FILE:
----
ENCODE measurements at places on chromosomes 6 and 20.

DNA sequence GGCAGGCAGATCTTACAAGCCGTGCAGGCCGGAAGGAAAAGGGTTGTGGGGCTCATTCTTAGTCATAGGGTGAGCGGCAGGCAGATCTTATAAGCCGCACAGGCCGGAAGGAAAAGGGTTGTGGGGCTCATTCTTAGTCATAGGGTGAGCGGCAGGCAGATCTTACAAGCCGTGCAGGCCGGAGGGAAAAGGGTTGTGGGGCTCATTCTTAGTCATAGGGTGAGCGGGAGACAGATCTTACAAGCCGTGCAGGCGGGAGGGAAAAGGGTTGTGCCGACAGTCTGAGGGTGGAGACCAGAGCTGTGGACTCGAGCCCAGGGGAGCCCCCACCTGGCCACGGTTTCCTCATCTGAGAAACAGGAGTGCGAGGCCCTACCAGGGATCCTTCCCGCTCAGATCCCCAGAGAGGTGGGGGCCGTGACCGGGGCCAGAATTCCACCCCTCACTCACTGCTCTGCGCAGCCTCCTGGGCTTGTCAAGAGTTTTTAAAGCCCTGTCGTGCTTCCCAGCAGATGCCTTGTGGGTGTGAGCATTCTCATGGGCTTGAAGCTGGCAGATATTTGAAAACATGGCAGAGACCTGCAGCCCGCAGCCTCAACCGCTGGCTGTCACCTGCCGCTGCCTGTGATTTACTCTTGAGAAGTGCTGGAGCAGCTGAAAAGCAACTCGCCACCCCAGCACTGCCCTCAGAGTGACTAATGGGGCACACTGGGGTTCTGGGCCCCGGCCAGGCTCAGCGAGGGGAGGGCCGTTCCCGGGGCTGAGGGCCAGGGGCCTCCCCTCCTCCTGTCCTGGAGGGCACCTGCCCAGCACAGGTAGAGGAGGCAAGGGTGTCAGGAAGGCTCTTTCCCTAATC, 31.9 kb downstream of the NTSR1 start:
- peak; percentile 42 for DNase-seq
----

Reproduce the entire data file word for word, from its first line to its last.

ENCODE measurements at places on chromosomes 6 and 20.

DNA sequence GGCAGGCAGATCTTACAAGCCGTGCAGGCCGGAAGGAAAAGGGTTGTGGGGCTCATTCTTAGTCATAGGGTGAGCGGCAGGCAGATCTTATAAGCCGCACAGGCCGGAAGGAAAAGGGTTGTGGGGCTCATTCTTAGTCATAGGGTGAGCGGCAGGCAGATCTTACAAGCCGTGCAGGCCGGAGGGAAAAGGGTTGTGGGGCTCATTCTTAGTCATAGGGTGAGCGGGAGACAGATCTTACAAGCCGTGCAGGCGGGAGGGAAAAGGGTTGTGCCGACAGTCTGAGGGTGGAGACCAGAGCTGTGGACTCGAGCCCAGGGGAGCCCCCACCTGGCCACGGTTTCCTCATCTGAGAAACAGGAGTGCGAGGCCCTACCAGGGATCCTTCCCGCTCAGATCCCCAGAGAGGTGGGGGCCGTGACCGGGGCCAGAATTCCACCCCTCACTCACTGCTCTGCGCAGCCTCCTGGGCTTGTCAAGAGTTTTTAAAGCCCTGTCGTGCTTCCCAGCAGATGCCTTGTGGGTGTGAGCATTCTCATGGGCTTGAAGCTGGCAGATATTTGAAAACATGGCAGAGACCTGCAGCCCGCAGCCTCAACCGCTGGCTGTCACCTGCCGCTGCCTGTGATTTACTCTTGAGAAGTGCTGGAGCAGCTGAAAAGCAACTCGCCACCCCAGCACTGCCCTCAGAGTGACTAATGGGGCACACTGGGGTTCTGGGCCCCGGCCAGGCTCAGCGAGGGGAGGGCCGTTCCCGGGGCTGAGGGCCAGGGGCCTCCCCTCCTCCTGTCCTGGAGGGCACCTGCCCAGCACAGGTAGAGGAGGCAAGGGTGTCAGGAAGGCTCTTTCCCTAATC, 31.9 kb downstream of the NTSR1 start:
- peak; percentile 42 for DNase-seq